In addition to his SEC responsibilities, Morehead has been appointed by his peers to top leadership posts in the NCAA, the member-led governing body of intercollegiate athletics.

In 2020, Morehead was named to the NCAA Board of Governors and the Division 1 Board of Directors. The Board of Governors is the NCAA’s highest authority, overseeing association-wide issues and enacting policy affecting all three NCAA divisions. The 21-member board is composed of university chief executives, as well as five independent members, including former U.S. Secretary of Defense and CIA Director Robert M. Gates and former NBA All-Star Grant Hill.

The Division 1 Board of Directors, meanwhile, is responsible for overseeing strategy and policy, as well as management of the division, which consists of more than 350 member schools and 170,000 student athletes. Last August, Morehead was elected as its chair.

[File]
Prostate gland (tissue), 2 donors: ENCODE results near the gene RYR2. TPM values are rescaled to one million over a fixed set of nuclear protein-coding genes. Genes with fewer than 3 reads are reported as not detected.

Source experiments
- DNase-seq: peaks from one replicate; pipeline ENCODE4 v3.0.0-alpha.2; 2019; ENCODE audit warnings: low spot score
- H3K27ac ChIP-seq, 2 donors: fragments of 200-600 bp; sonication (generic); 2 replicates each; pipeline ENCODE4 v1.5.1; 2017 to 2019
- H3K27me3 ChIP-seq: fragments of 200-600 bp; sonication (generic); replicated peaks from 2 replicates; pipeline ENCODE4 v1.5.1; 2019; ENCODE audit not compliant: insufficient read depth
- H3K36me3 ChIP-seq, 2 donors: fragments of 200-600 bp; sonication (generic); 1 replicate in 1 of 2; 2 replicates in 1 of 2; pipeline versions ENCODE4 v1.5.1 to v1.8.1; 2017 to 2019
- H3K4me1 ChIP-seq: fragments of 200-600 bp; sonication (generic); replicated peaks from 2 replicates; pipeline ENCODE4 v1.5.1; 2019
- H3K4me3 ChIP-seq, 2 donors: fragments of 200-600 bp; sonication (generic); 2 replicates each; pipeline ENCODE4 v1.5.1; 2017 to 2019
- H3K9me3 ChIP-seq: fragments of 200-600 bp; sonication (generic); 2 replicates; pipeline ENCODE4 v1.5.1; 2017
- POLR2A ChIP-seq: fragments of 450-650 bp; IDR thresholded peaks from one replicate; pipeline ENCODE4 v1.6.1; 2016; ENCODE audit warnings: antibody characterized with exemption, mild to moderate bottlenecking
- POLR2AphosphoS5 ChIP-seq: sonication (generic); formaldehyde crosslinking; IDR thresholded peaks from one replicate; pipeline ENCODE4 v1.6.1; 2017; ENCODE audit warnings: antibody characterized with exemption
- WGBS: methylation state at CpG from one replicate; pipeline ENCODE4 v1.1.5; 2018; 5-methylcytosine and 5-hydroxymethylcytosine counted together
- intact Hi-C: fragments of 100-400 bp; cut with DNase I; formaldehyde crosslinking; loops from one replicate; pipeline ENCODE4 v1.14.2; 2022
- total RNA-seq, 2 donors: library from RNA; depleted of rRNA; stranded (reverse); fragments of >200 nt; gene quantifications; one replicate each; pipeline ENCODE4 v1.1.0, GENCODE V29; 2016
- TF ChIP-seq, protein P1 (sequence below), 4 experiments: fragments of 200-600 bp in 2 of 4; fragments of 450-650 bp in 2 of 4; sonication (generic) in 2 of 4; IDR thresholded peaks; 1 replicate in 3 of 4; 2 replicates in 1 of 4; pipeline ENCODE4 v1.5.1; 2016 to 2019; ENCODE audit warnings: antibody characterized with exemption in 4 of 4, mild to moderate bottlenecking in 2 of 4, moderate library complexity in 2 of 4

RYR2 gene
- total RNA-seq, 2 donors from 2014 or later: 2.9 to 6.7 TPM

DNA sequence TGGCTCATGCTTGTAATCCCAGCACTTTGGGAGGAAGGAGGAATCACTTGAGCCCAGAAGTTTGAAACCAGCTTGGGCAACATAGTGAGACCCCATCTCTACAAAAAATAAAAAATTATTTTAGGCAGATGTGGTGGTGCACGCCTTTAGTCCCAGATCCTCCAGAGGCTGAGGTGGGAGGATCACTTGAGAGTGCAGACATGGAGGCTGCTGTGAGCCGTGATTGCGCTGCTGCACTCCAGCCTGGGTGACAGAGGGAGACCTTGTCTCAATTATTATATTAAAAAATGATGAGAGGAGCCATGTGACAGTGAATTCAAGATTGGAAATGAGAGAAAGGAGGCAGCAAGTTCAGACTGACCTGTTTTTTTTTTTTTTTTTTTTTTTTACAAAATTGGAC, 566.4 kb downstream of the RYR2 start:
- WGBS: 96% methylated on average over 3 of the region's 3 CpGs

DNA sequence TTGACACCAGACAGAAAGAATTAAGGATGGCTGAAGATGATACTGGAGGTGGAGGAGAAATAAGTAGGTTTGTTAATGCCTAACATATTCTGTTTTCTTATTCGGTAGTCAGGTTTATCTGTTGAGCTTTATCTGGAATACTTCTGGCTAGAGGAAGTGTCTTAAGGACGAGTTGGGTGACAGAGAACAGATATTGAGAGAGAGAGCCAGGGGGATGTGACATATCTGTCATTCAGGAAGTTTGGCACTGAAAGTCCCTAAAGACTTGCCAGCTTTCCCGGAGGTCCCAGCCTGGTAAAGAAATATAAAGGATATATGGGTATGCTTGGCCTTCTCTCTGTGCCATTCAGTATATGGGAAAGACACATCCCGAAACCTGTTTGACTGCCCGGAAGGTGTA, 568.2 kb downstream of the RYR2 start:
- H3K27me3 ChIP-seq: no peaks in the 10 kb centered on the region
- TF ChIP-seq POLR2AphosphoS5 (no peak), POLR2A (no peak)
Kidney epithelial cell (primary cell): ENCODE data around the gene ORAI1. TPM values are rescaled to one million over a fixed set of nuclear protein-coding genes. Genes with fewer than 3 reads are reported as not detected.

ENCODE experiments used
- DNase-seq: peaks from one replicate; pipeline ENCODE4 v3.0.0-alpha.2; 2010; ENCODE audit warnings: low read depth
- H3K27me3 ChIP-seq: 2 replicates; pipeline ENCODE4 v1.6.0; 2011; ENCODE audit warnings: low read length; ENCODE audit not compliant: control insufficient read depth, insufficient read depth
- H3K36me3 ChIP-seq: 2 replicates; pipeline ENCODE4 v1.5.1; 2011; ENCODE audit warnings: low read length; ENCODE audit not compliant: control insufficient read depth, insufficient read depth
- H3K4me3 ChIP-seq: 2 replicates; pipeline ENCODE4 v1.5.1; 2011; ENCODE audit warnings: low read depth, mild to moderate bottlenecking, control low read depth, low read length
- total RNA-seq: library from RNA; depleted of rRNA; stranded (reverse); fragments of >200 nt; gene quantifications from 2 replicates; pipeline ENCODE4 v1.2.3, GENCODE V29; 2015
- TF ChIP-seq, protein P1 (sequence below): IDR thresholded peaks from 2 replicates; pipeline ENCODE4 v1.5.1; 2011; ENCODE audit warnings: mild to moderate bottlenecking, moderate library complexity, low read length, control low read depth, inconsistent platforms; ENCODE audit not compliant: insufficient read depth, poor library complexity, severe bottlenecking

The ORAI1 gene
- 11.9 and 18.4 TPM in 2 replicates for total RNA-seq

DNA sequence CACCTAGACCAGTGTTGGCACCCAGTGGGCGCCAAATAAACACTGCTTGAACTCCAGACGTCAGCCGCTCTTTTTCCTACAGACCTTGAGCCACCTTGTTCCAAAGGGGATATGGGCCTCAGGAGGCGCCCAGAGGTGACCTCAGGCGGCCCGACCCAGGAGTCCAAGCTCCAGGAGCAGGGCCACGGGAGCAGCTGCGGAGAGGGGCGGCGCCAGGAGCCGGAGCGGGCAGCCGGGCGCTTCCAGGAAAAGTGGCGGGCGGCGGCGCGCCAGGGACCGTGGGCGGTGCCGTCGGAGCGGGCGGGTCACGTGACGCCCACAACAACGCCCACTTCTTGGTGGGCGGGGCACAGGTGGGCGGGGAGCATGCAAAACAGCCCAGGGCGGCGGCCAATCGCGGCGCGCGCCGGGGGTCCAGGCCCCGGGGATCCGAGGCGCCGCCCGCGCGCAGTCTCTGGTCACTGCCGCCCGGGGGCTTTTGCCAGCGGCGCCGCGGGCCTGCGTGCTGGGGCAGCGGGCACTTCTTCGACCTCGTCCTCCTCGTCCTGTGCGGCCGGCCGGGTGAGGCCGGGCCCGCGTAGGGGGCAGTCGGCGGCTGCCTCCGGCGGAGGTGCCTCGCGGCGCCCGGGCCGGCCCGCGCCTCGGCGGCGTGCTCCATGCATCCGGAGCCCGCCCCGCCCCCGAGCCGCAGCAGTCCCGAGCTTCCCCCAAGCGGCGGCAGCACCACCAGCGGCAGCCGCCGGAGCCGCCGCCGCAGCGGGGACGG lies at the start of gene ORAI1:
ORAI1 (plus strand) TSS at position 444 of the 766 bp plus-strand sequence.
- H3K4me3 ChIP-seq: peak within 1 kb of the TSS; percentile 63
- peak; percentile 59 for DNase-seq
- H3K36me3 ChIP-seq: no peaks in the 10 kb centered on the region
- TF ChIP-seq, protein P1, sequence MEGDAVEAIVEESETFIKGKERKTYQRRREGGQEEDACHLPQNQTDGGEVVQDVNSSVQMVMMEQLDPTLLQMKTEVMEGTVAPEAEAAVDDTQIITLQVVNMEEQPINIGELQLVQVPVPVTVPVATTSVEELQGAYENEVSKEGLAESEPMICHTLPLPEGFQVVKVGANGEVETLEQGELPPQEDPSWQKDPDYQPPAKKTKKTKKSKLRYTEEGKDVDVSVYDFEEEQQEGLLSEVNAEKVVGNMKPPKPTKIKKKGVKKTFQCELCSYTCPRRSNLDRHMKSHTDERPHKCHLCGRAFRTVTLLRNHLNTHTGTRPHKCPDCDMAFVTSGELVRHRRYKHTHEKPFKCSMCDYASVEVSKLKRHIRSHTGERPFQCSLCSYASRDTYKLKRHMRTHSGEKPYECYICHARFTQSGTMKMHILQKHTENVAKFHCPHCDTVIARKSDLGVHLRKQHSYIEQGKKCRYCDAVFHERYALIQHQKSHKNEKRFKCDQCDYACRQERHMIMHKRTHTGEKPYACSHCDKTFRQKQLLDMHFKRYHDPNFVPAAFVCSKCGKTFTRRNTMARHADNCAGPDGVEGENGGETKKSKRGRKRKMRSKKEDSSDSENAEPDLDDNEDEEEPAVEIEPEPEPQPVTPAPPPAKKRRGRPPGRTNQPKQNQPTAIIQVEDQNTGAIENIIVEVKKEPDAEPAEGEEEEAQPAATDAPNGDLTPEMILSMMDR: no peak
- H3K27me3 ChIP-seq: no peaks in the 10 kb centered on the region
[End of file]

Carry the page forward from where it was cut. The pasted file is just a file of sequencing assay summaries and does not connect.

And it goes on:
“President Morehead is deeply engaged in the most important issues surrounding college sports,” said Josh Brooks, J. Reid Parker Director of Athletics. “He understands the complex opportunities and challenges confronting our student-athletes, and that has made UGA more effective in helping us succeed at the highest levels of academics and athletics.”

Within his NCAA capacities, Morehead is playing a major role in shaping the future of American intercollegiate athletics. Last July, the Board of Governors took the historic step of convening a constitution committee to draft a new NCAA constitution aimed at better meeting the needs of student-athletes.

Morehead was soon appointed to serve on the Constitution Committee, comprised of university presidents, conference commissioners, athletic directors, student athletes and independent members from across the NCAA, and chaired by Gates. After developing a draft in consultation with NCAA members throughout the fall, the committee’s proposed constitution was adopted at the NCAA Convention in January.